SPECIAL BRIEFING DAY 228: Prime Minister Rishi Sunak condemns “deeply unhelpful” ICC decision to seek arrest warrants against Israeli leaders

By May 21 2024, 20:45 Latest News No Comments

Prime Minister Rishi Sunak condemns “deeply unhelpful” ICC decision to seek arrest warrants against Israeli leaders

Prime Minister Rishi Sunak has condemned the “deeply unhelpful” decision by the prosecutor of the International Criminal Court (ICC) to apply for arrest warrants for Israeli Prime Minister Netanyahu and Defense Minister Gallant as well as Hamas leaders, rejecting the implication of moral equivalence between Israel and Hamas.

“There is no moral equivalence between a democratic state exercising its lawful right to self-defence and the terrorist group Hamas. It is wrong to conflate and equivocate between those two different entities”, the Prime Minister said. Prime Minister Sunak emphasised that this “will make absolutely no difference in getting a pause in the fighting, getting aid into the region, or indeed the hostages out”.

In a highly controversial move, ICC chief prosecutor Karim Khan KC accused Israeli Prime Minister Netanyahu and Defense Minister Gallant of crimes against humanity, including “causing extermination, causing starvation as a method of war including the denial of humanitarian relief supplies, [and] deliberately targeting civilians in conflict”. The ICC prosecutor accused Hamas leaders Yahya Sinwar, Mohammed Deif and Ismail Haniyeh of causing extermination, murder, taking hostages, rape and other act of sexual violence, and torture.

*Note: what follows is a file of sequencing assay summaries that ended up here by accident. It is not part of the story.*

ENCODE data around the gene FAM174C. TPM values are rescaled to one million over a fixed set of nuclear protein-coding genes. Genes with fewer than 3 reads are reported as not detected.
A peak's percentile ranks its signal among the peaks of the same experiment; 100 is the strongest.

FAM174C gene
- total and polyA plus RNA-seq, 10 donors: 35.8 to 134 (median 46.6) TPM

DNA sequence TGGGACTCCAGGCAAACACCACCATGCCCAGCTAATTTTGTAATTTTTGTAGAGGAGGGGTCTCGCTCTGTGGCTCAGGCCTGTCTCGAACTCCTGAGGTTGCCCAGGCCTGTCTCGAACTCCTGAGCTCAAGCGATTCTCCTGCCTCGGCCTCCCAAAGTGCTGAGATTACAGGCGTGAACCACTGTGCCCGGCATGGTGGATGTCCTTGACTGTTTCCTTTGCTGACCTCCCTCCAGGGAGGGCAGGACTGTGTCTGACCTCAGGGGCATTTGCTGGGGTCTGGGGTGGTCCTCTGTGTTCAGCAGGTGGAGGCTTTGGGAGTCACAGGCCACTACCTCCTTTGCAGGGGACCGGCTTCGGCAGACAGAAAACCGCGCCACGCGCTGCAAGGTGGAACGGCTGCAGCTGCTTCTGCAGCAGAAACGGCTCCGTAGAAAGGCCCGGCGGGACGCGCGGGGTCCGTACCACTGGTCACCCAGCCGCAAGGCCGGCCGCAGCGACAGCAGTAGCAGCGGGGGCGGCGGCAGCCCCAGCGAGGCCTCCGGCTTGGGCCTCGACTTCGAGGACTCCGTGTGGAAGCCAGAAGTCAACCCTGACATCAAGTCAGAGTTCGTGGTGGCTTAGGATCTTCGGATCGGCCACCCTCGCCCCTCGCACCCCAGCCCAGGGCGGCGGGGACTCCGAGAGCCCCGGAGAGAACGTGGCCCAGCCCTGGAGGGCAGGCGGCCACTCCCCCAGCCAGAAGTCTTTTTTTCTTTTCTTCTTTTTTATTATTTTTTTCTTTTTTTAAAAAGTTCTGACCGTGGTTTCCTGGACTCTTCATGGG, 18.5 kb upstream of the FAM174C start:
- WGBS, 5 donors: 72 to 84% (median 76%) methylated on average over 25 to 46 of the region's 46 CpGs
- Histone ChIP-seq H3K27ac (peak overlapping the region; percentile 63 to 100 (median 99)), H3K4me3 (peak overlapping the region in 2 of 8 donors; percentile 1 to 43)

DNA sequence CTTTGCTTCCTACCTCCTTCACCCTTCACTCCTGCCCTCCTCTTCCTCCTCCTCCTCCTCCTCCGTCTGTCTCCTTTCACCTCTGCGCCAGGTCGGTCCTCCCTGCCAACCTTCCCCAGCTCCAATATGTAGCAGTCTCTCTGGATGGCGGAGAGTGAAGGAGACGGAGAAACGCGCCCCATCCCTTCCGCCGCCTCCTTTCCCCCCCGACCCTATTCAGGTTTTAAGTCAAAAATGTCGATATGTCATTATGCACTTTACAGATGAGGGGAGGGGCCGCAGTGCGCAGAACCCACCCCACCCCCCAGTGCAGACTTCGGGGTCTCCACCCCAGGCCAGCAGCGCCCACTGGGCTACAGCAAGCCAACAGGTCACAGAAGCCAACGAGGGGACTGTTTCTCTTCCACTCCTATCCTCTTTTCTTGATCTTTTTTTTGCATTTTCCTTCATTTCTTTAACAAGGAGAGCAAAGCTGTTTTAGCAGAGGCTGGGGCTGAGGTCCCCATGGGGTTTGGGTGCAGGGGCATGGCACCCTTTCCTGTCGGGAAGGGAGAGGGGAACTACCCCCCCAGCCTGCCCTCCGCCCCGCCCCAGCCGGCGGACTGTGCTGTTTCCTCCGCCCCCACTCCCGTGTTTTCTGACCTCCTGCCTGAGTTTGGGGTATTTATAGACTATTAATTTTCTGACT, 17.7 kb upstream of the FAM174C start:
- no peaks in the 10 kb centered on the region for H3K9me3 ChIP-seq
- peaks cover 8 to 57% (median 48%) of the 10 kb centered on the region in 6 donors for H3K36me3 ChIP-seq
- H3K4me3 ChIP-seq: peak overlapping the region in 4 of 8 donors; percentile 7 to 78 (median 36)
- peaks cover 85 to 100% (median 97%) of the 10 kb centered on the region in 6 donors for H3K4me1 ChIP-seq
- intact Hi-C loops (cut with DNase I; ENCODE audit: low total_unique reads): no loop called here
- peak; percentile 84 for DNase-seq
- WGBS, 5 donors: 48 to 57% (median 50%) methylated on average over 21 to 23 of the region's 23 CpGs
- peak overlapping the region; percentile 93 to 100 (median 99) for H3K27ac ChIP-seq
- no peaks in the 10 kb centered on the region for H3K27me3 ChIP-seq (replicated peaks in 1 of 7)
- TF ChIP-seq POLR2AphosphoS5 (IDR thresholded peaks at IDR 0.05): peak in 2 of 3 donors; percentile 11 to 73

Deputy Foreign Secretary Andrew Mitchell said that the “sense of moral equivalence is repugnant”, repeating Israeli cabinet minister Benny Gantz’s statement that “placing the leaders of a country that went into battle to protect its civilians in the same line with bloodthirsty terrorists is moral blindness”.

Mr Mitchell said that issuing warrants for Netanyahu and Gallant alongside the Hamas leaders “smacks of an unworthy, indeed ludicrous, sense of moral equivalence between a murderous, proscribed terrorist organisation and the democratically elected Government of Israel, who are seeking to protect their citizens and recover their 124 remaining hostages”.

The Deputy Foreign Minister reiterated that “we do not think that the ICC has jurisdiction in this case”, and told Parliament that “the fact that the prosecutor has applied for arrest warrants to be issued does not directly impact, for example, on UK licensing decisions but we will continue to monitor developments”.


In Parliament yesterday…

Defence Minister Leo Docherty said that Israel is an “important ally”, adding that “at the heart of this conflict is the fact that if peace is to be achieved, Hamas need to lay down their arms and release the hostages”.

Numerous Conservative MPs condemned the ICC’s controversial move and rejected calls for an arms embargo on Israel:

CFI Parliamentary Chairman (Commons) Rt. Hon. Stephen Crabb MP expressed concerns about the ICC’s decision “not just because of the succour it gives terrorist groups elsewhere around the world, but because of the risks within it for ourselves and our troops as they go about defending our interests around the world”. He pointed to the “false moral equivalence inherent in the ICC’s statement between the actions of sovereign, democratic Israel and the most brutal activities of a terrorist organisation”, noting that “such false moral equivalence is always drawn by the enemies of Israel as a way to delegitimise the Jewish state”.